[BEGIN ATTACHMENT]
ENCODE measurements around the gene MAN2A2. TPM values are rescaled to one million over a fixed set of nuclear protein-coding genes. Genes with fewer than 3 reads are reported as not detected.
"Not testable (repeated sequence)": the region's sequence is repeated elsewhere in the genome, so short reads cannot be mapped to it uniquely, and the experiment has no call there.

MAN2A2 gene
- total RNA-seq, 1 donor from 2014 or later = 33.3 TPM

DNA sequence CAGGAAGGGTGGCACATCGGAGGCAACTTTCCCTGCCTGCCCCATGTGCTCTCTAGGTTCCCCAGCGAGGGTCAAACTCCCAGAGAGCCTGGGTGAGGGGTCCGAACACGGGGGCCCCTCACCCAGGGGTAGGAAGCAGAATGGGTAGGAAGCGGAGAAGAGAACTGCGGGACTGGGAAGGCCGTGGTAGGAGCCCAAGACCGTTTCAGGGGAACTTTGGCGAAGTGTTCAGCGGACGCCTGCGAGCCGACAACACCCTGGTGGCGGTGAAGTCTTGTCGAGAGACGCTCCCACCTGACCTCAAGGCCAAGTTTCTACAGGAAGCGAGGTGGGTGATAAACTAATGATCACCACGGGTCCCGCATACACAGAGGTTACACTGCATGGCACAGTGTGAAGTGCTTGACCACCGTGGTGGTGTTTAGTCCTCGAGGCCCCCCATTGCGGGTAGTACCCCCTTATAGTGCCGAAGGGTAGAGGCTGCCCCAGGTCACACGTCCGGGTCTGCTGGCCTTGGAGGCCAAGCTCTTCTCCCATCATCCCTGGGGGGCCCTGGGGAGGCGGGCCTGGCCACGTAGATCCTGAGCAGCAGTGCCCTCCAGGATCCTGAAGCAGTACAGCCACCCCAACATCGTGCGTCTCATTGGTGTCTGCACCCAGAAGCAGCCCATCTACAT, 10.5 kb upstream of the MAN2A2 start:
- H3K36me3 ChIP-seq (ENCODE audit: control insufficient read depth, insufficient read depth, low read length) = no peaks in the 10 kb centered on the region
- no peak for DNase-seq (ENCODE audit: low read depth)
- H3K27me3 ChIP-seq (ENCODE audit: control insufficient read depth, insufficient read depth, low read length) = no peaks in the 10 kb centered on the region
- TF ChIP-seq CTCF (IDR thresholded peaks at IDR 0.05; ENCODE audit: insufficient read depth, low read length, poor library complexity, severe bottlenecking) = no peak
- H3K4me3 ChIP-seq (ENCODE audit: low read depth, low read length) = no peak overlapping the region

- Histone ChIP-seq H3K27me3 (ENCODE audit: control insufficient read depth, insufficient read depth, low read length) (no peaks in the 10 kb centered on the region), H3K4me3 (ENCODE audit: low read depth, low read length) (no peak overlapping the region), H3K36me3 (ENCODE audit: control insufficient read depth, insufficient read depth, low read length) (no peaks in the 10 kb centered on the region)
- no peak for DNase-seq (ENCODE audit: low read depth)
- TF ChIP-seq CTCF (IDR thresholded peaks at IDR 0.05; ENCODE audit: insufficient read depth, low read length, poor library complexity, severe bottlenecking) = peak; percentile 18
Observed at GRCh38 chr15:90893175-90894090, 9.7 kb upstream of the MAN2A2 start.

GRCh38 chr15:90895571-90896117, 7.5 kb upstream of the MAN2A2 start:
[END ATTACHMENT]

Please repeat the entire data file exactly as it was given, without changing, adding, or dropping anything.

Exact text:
ENCODE measurements around the gene MAN2A2. TPM values are rescaled to one million over a fixed set of nuclear protein-coding genes. Genes with fewer than 3 reads are reported as not detected.
"Not testable (repeated sequence)": the region's sequence is repeated elsewhere in the genome, so short reads cannot be mapped to it uniquely, and the experiment has no call there.

MAN2A2 gene
- total RNA-seq, 1 donor from 2014 or later = 33.3 TPM

DNA sequence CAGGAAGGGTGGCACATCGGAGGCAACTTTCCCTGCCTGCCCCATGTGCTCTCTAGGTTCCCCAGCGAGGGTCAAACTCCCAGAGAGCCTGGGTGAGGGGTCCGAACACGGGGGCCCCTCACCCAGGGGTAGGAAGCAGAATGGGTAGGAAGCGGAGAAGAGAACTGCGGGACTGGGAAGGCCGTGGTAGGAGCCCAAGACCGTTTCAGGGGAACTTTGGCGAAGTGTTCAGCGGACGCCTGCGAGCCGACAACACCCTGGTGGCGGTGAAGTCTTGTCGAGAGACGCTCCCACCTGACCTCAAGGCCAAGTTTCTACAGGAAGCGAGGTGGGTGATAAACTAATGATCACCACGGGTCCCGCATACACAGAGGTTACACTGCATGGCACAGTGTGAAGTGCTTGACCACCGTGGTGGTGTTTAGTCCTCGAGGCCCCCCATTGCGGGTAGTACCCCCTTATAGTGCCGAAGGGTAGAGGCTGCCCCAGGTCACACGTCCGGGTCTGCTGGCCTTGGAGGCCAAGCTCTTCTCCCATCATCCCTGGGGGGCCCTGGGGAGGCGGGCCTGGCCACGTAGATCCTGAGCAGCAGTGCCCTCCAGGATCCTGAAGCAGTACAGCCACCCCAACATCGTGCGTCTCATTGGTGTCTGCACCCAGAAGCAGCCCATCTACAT, 10.5 kb upstream of the MAN2A2 start:
- H3K36me3 ChIP-seq (ENCODE audit: control insufficient read depth, insufficient read depth, low read length) = no peaks in the 10 kb centered on the region
- no peak for DNase-seq (ENCODE audit: low read depth)
- H3K27me3 ChIP-seq (ENCODE audit: control insufficient read depth, insufficient read depth, low read length) = no peaks in the 10 kb centered on the region
- TF ChIP-seq CTCF (IDR thresholded peaks at IDR 0.05; ENCODE audit: insufficient read depth, low read length, poor library complexity, severe bottlenecking) = no peak
- H3K4me3 ChIP-seq (ENCODE audit: low read depth, low read length) = no peak overlapping the region

- Histone ChIP-seq H3K27me3 (ENCODE audit: control insufficient read depth, insufficient read depth, low read length) (no peaks in the 10 kb centered on the region), H3K4me3 (ENCODE audit: low read depth, low read length) (no peak overlapping the region), H3K36me3 (ENCODE audit: control insufficient read depth, insufficient read depth, low read length) (no peaks in the 10 kb centered on the region)
- no peak for DNase-seq (ENCODE audit: low read depth)
- TF ChIP-seq CTCF (IDR thresholded peaks at IDR 0.05; ENCODE audit: insufficient read depth, low read length, poor library complexity, severe bottlenecking) = peak; percentile 18
Observed at GRCh38 chr15:90893175-90894090, 9.7 kb upstream of the MAN2A2 start.

GRCh38 chr15:90895571-90896117, 7.5 kb upstream of the MAN2A2 start: